Wow, It has been a while since I don’t write something interesting here and what better to get started again with the habit than sharing how exciting was my first week as part of the Knative OSS community project.
First of all, I was blown away with the response in Twitter:
This speaks highly of the quality and passion in the Knative community.
To get me started with the project, and just for my own curiosity I started looking into the GitHub issues for both Knative Serving and Eventing and I found this issue: https://github.com/knative/serving/issues/8949 which got my attention because I always wondered how Knative deal with sidecars, but my gut feeling told me that the issue itself wasn’t easy to solve.
By looking at the code in Knative Serving, there are two aspects that I needed to understand to get more comfortable with the structure of the project and the issue itself.
First, the tests checking Revisions, which are in charge of containing the containers data/specification. This is tested in the
deploy_test.go file https://github.com/knative/serving/pull/11634/files#diff-d93eacd83502ff2061608160378ff8c5c8b199fed97cd44e2b1ab73f419b9aab which checks that both, liveness and readiness probes are maintained for sidecar containers. By looking at the test and the internals of how the Revisions are built, you can clearly see that the main container, the “serving container”, which is the one that is going to serve traffic rewrites the readiness probe to be forwarded to the Queue/Proxy container that Knative uses to manage the lifecycle of the containers in a Revision. This is done to have finer control on the probes (under second (0.25) checks for fast startups, really important for functions).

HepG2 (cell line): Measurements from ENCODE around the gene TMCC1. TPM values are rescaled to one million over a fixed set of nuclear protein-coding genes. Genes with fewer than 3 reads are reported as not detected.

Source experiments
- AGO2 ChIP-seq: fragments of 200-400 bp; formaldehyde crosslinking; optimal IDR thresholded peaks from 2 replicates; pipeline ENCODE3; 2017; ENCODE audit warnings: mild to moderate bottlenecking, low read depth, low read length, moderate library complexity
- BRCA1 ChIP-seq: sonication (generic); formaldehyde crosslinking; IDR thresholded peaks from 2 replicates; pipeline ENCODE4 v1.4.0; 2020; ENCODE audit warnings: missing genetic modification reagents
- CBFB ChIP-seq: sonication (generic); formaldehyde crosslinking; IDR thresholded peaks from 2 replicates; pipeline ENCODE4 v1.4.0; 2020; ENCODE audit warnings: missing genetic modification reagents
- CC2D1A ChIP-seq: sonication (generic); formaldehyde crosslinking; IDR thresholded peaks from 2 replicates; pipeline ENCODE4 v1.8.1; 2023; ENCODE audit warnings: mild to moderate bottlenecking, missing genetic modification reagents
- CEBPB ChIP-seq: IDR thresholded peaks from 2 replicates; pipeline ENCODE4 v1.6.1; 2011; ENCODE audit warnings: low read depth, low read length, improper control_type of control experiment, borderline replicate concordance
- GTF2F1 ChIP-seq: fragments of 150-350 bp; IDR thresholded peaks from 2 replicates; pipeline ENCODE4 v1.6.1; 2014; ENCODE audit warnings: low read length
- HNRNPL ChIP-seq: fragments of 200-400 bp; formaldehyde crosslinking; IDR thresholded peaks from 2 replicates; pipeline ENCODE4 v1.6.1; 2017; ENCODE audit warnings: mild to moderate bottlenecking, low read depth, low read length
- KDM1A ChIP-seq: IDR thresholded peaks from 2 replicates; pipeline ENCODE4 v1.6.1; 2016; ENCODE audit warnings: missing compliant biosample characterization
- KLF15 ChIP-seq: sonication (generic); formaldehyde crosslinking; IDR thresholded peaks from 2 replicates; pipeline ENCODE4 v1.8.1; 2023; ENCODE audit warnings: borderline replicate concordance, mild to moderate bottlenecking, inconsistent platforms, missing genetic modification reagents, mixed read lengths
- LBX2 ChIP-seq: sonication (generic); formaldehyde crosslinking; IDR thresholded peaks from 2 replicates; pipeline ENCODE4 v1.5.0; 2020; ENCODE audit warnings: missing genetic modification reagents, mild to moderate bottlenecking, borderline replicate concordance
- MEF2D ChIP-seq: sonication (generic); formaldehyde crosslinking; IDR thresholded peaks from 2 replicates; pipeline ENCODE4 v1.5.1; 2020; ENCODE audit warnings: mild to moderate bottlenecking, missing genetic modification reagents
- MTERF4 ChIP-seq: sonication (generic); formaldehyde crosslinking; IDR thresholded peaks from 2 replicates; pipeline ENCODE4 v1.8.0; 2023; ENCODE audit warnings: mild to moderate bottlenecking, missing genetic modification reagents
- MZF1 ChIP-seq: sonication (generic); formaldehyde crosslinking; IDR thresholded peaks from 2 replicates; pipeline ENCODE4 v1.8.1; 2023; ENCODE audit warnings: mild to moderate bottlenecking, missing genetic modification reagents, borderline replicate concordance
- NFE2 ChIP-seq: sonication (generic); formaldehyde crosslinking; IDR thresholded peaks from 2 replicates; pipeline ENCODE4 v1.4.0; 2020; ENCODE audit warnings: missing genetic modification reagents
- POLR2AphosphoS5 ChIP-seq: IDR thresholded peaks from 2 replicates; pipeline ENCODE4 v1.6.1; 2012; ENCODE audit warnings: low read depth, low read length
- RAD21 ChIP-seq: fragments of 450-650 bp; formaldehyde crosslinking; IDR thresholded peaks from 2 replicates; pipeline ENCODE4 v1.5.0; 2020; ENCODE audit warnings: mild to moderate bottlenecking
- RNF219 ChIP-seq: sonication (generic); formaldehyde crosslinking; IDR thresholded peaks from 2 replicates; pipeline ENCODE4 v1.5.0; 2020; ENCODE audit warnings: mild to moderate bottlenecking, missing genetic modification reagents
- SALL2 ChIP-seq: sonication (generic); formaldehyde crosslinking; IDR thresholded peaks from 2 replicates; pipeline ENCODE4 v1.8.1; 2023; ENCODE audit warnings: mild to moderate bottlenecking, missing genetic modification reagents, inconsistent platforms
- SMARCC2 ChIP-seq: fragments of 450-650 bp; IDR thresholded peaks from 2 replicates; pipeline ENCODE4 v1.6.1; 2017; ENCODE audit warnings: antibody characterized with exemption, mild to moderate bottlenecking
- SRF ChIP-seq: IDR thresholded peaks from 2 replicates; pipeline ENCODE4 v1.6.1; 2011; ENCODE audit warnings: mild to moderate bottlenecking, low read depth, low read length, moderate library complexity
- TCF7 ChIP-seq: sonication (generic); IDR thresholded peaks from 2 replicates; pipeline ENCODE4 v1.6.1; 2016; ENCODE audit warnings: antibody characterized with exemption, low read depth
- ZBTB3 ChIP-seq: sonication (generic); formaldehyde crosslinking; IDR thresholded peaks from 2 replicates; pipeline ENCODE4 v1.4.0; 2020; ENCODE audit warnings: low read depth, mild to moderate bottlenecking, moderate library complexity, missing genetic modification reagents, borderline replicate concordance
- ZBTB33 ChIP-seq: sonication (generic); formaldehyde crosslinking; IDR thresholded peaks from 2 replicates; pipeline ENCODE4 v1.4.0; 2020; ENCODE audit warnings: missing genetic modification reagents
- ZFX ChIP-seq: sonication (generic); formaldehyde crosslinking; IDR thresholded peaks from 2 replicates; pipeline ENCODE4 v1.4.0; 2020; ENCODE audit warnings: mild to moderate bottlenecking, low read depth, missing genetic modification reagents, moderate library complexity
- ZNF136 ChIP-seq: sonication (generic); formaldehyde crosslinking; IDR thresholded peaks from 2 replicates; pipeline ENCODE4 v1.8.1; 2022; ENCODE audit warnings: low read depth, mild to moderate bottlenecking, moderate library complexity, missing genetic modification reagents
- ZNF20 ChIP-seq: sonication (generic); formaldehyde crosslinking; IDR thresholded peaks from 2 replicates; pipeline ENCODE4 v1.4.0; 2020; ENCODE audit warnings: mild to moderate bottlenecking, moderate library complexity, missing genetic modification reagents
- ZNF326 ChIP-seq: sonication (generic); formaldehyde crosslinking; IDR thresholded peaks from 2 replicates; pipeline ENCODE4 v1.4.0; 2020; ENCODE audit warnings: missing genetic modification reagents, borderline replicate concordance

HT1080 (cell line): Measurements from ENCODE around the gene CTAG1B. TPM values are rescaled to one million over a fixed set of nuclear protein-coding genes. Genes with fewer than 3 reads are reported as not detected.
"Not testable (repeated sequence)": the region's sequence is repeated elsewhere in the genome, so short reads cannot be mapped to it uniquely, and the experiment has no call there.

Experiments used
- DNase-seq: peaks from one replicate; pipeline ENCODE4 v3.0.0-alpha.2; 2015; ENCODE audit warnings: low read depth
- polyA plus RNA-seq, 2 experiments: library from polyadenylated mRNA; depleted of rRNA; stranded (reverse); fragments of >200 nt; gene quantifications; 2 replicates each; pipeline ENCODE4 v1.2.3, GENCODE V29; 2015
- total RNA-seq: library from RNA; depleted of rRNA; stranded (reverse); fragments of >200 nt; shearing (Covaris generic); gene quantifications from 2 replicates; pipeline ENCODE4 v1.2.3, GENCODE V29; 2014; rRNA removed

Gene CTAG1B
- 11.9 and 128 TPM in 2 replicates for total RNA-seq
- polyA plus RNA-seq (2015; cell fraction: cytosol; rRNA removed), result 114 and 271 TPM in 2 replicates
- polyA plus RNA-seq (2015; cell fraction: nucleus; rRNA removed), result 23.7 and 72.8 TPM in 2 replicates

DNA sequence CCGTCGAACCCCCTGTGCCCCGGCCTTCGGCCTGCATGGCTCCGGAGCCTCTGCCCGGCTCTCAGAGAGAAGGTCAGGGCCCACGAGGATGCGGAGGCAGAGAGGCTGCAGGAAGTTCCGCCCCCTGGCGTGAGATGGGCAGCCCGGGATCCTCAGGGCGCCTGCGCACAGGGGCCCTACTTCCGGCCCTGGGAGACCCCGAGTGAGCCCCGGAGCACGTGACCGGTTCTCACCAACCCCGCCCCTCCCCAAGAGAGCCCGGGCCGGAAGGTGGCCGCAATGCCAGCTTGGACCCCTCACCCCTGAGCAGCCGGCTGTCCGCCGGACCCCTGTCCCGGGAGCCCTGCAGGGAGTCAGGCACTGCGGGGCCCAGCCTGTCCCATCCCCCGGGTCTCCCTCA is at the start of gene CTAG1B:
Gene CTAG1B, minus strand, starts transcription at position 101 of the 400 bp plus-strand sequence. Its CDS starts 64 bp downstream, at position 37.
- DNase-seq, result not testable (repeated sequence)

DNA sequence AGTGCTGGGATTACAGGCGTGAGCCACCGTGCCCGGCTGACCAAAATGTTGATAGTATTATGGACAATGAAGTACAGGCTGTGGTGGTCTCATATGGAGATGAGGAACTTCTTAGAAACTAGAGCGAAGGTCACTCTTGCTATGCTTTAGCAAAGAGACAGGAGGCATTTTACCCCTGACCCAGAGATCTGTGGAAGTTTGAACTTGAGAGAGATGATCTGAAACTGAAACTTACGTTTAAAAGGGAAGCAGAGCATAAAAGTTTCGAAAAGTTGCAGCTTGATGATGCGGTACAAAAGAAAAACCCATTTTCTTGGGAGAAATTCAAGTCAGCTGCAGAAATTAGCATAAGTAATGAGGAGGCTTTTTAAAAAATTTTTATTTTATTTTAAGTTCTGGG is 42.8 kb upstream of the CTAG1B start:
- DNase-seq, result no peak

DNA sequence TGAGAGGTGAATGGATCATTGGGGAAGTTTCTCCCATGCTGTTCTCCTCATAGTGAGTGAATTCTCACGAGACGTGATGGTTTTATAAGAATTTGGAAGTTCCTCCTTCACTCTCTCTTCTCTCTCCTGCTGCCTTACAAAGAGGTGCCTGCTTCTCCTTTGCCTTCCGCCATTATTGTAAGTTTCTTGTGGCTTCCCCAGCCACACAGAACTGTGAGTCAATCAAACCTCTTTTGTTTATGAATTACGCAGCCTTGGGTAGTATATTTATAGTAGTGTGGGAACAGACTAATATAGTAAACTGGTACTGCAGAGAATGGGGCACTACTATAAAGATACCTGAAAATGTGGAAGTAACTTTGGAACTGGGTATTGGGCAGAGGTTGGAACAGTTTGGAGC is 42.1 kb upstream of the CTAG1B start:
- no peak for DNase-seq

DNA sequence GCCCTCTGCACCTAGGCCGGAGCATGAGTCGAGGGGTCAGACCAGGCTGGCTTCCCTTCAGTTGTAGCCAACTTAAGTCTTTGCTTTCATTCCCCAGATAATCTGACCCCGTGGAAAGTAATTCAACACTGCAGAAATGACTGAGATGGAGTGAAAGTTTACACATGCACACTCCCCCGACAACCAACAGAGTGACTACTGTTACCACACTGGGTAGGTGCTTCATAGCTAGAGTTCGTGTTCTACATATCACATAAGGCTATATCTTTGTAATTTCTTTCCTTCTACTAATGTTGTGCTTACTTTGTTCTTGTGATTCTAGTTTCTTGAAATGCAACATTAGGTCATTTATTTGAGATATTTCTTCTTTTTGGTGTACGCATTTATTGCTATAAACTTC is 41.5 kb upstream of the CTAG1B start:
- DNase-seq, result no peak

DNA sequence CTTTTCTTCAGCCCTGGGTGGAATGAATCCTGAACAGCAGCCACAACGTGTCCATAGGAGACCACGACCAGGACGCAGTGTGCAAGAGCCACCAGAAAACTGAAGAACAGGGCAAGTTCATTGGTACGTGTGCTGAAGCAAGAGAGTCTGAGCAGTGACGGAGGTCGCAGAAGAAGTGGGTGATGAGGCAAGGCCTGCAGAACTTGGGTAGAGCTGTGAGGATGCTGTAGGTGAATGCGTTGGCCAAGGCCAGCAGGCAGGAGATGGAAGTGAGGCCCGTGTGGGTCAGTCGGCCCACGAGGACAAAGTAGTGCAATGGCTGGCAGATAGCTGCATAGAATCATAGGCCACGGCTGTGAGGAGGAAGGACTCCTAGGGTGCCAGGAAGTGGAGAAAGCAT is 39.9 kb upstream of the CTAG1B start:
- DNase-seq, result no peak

The second half that I needed to understand are validation admission web hooks that are something that I knew from Kubernetes, but I had no idea on how Knative was checking Knative specific CRDs. There was a rule checking and rejecting sidecars which defined liveness and readiness probes. Luckily, that is easy to disable or change: https://github.com/knative/serving/pull/11634/files#diff-874e991d6178734f4fec8bb5d3823e1e1582d313e761c21c390a78c2aa91477c . All the validation admission web hooks can be found here: https://github.com/knative/serving/blob/f0625f8ac176d5ded5206cde11808956c08c43b5/pkg/apis/serving/k8s_validation.go#L362
I’ve created a simple PR suggesting to remove the validation and make sure that the probes are added to the side containers, but after getting feedback from the team, it makes a lot of sense of not to do that. Having split readiness probes from the
kubelet and the queue proxy is not optimal. Hence it makes a lot of sense to keep researching, and understanding how the readiness probes are executed to make sure that the entire revision is consistent.
From looking into Revisions in Knative Services I jumped to a completely different topic which is conformance tests.
With Knative pushing really hard to get into 1.0 GA, conformance tests are needed to validate different implementations by different vendors and Cloud Providers such as CloudRun.
There are several projects related to conformance testing and having Kubernetes which is released and “certified” in every Cloud Provider for every minor release. Knative should follow a similar approach, but besides the particularities of how it gets implemented I’ve started looking at the following projects:
- Sonobuoy (https://sonobuoy.io) a project that simplify the task of running conformance tests against Kubernetes Clusters. By default, you can easily run the official Kubernetes E2E tests and extend them. This blog is awesome explaining how the Kubernetes e2e tests can be filtered for checking different conformance types: https://sonobuoy.io/understanding-e2e-tests/
reconciler-testframework which defines a library for creating conformance tests by defining Alpha, Beta features as well as MUST, SHOULD, MAYBE checks for assertions.
- The E2E Kubernetes upstream framework: https://github.com/kubernetes-sigs/e2e-framework which is very aligned with the
reconciler-testframework. So I will need to spend more time investigating more in detail how this tests are working for Kubernetes and how these tests can be extended for writing Knative conformance tests.
It was an intense week, but I feel that next week will be interested as I keep researching more these projects and how we can implement conformance scenarios to push Knative 1.0 GA out of the door.
If you want to get involved or help please get in touch or join the Knative Slack channels.